What Is Econyl Fibre?

Image: Healthy Seas / Pascal van Erp

When we talk about sustainable swimwear, it’s very likely that the brands we mention will be using ECONYL regenerated nylon. But what is ECONYL yarn? How is it made and why is it considered to be such an environmentally friendly option for swimwear and other fabrics?

The Problem with Ocean Waste

By the year 2050 there is likely to be more plastic in the ocean than fish. This is not just the waste we dump into our oceans but the fishing nets which are discarded by the industry (referred to as ghost nets). As well as the micro fibres that are washed into the water through washing synthetic fabrics. Not only is the clean up of the oceans a priority, but so too is finding a way to put this non biodegradable waste to good use.

Image: Healthy Seas / Pascal van Erp

Image: ECONYL Regenerated Nylon

What is ECONYL yarn & how is it collected

ECONYL yarn is recycled nylon. Nylon is created artificially using plastic to form strands of thread which are then woven together to create fabrics. As it is made of plastic, it doesn’t biodegrade therfore it’s use is a major concern for the environment. ECONYL fibre is a yarn created by Aquafil. Originally a leading producer of Nylon 6, (the most common form of nylon), the company added an energy and recycling division to promote more environmentally friendly practises. This lead them to develop a regenerated nylon.

To create ECONYL yarn, they collect pre consumer and post consumer nylon waste including carpets and ghost nets. Organisations such as Healthy Seas and Net Works collect this waste for Aquafil. Net Works alone have collected 224 metric tones of waste fishing nets since 2012.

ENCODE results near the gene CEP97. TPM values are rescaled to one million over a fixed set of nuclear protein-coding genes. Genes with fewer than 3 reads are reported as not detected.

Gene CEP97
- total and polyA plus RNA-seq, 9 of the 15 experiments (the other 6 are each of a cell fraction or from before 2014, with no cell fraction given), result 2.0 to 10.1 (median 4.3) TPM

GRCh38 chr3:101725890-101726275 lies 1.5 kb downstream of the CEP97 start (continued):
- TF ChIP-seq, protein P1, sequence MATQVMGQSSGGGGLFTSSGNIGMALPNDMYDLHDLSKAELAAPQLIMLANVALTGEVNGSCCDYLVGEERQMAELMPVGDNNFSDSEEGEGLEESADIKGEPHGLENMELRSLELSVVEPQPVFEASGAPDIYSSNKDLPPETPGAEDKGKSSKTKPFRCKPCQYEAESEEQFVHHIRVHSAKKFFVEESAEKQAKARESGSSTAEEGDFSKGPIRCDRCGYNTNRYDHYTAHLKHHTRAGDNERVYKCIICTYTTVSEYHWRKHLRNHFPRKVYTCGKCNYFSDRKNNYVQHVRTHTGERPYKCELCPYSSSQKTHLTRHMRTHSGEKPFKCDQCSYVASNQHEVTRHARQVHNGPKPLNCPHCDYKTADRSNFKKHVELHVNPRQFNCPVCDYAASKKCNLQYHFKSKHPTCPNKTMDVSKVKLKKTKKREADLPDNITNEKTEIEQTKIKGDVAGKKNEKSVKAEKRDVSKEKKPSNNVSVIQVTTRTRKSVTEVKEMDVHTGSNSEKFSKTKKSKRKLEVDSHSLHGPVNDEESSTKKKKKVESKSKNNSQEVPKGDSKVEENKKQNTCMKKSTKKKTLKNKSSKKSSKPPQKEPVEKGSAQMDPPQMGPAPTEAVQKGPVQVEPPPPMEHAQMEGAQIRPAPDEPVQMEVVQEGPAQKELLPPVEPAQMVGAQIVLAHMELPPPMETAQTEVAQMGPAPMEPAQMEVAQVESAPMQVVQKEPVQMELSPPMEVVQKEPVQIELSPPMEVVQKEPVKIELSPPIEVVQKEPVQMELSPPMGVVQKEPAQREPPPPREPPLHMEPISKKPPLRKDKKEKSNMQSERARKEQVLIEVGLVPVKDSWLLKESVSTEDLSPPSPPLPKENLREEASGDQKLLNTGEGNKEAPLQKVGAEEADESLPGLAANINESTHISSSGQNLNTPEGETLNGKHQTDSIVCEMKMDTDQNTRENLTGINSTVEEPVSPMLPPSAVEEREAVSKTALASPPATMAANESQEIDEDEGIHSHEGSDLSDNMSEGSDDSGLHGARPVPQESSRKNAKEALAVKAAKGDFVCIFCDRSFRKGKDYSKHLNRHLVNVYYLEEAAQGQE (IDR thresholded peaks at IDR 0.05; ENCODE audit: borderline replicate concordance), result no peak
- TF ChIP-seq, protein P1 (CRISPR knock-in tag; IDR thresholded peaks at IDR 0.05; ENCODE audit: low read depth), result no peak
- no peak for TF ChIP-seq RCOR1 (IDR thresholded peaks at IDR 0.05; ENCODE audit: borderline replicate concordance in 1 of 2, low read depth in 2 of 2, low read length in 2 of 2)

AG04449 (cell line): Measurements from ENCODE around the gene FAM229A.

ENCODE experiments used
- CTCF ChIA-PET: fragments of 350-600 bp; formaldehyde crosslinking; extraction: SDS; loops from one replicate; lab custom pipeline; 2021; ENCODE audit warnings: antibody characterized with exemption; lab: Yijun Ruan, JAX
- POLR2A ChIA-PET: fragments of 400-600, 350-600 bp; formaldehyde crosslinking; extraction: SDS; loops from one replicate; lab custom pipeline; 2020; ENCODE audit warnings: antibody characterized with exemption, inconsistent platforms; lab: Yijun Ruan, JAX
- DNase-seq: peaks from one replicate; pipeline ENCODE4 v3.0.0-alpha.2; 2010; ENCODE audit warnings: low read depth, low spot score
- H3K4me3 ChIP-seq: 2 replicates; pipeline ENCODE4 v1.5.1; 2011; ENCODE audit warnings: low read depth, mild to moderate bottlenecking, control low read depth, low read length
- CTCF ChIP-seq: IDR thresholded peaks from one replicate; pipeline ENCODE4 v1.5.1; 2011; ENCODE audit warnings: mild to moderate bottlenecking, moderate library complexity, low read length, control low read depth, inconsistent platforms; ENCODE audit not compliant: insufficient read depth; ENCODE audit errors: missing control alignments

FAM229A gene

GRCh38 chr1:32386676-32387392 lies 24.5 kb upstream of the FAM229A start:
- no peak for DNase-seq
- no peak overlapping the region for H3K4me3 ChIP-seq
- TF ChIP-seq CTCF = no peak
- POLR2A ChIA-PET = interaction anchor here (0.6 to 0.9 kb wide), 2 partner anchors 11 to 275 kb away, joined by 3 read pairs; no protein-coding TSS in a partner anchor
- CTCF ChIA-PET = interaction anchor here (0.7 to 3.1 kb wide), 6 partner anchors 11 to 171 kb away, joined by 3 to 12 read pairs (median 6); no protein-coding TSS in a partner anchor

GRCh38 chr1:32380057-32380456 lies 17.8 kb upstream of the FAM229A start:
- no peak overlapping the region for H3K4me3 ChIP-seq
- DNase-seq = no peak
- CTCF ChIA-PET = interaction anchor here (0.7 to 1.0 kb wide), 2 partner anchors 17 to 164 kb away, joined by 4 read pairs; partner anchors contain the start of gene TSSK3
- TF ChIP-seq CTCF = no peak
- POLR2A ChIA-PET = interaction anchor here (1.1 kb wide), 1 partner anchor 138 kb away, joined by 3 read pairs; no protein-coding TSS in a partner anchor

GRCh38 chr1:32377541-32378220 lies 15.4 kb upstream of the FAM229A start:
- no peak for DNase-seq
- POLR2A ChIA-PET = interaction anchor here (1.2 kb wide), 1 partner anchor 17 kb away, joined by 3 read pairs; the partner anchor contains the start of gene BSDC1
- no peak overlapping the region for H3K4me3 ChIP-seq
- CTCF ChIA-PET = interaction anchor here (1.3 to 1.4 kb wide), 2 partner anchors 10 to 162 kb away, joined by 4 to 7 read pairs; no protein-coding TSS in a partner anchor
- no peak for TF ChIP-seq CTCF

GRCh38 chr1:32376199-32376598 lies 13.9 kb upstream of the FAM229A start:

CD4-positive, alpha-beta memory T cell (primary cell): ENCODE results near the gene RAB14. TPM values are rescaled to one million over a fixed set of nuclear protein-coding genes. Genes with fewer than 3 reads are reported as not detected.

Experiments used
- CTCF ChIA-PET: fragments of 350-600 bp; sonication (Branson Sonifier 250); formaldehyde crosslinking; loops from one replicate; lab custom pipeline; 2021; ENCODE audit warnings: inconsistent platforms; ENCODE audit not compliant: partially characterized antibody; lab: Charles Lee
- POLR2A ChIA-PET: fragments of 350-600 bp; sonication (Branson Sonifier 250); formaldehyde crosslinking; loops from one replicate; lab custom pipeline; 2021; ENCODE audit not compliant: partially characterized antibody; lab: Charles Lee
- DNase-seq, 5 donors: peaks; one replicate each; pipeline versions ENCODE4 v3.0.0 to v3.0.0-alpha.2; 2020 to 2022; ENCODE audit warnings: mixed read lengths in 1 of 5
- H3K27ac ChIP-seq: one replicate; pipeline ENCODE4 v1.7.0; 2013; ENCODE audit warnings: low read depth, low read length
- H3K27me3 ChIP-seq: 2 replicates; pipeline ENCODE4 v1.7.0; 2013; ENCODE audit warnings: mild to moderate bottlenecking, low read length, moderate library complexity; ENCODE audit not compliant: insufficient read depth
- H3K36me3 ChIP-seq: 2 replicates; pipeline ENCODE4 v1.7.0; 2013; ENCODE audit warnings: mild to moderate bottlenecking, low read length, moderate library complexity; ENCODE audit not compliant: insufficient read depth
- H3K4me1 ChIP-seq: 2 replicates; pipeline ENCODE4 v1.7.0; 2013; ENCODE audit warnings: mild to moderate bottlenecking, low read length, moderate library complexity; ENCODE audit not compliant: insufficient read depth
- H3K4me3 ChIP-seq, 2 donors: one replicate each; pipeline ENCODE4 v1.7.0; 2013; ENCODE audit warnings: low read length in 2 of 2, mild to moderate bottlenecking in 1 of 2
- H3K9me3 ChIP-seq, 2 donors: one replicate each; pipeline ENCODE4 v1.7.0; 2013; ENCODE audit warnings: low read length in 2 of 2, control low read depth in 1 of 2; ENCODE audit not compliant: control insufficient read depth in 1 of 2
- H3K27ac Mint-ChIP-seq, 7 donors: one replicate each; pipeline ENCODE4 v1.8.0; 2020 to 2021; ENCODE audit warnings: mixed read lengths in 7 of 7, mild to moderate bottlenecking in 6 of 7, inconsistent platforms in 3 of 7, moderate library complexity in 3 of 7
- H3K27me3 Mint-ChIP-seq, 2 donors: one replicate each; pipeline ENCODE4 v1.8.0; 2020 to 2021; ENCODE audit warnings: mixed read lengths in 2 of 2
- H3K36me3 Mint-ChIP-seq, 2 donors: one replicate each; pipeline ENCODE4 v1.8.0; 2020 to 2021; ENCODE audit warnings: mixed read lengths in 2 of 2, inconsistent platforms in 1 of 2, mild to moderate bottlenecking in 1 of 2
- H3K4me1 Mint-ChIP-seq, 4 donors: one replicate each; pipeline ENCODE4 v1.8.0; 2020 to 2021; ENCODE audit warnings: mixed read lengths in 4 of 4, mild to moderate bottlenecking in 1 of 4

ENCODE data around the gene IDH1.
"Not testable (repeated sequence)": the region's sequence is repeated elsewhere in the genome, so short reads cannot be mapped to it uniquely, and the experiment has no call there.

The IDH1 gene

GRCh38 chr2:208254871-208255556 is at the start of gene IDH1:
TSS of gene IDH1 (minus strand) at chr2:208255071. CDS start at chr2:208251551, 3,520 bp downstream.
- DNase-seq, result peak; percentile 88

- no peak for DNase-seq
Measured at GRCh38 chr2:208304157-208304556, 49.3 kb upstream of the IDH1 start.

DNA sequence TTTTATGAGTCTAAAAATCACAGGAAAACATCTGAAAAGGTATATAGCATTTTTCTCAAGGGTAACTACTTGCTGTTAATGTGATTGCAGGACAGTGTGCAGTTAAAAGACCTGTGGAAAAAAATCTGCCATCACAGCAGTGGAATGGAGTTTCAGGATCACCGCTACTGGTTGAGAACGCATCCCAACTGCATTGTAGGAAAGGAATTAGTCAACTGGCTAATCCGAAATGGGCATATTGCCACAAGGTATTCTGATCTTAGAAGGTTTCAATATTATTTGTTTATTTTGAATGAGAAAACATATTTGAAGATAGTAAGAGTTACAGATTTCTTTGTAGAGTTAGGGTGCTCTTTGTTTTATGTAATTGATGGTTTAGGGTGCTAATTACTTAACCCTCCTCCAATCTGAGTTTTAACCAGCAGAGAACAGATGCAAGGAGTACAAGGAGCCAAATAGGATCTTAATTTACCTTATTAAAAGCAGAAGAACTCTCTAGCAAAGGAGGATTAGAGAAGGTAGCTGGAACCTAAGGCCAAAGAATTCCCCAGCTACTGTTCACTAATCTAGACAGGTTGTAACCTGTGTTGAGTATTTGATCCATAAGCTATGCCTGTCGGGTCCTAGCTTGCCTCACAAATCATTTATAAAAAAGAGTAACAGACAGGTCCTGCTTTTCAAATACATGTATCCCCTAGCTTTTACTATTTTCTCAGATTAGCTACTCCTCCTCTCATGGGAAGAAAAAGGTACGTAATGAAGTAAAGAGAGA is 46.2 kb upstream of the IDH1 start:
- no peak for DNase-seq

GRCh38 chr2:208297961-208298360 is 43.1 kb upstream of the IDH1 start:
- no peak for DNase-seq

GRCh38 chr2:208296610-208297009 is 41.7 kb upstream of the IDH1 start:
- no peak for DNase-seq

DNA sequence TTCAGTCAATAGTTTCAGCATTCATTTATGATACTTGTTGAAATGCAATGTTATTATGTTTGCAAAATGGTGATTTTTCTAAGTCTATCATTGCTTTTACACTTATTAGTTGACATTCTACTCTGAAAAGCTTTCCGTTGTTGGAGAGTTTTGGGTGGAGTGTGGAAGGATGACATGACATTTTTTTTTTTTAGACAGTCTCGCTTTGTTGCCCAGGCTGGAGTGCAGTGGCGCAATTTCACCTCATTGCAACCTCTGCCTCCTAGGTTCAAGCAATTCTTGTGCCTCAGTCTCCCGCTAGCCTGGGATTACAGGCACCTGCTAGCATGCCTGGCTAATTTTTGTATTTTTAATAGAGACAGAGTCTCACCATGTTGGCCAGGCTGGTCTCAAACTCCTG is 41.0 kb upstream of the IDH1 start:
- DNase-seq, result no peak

What is it used for?

ECONYL fibre has a myriad of uses just like Nylon. It has the same performance as new nylon too, with the added bonus that it can be regenerated over and over again.  It’s a strong, durable fibre, making it perfect for activewear and swimwear. However it’s also used to create Karun’s eyewear, and Stella McCartney’s backpacks as well as carpets.

Why is ECONYL fibre So Great?

Brands that are concerned with the environmental impact of production and consumption feel that ECONYL yarn is a good alternative to Nylon. Swimwear company Davy J have used the fabric since their inception. Founder Helen Newcombe, believes that becoming a circular company is incredibly important and that using ECONYL fibre will help Davy J achieve this. “(ECONYL yarn) provides a smart way to find a use and value for waste material. It also saves precious raw material that is normally used up in the production of virgin nylon.” The infinite regenerative properties of ECONYL yarn mean that theoretically, we never have to produce more virgin nylon again.

Image: Davy J

Has econyl yarn solved all our ocean waste problems?

The proliferation of plastic micro fibres in our oceans, including inside the fish we eat, is due to washing synthetic fabrics such as nylon. Unfortunately, ECONYL yarn is not immune to this issue and it’s something that Aquafil are acutely aware of. “Turning this waste into high quality filament fibres removes it from the environment. However we do recognise the need to address potential shedding risks of our end products. Aquafil are carefully monitoring all materials that we incorporate into our products and use in production processes, to avoid negative impacts on people and the environment.”

Various industry sectors that create fabrics, washing machines and washing liquids are currently trying to address the problem. However in the meantime, the only way to avoid micro fibre shedding in our washing is to use a Guppy Friend Bag. It catches any shedding from your clothes in it’s patented bag, allowing you to collect the fibres and throw them into the bin. While it’s not the perfect solution, these micro fibres are at least not ending up in our oceans.

Where Can I Find More products made of Econyl fibre?
– Conscious Swimwear To Know
– High Waisted Bikinis For Summer Vacations
– 10 Questions for Josefina A. Theo of Casa Raki


Special thanks to Eco Age for the information that made this piece possible.

Disclaimer: The people and models in the images featured are not associated with The Vendeur and do not endorse it or the products shown. This post may contain affiliate links. Prices correct at time of publishing.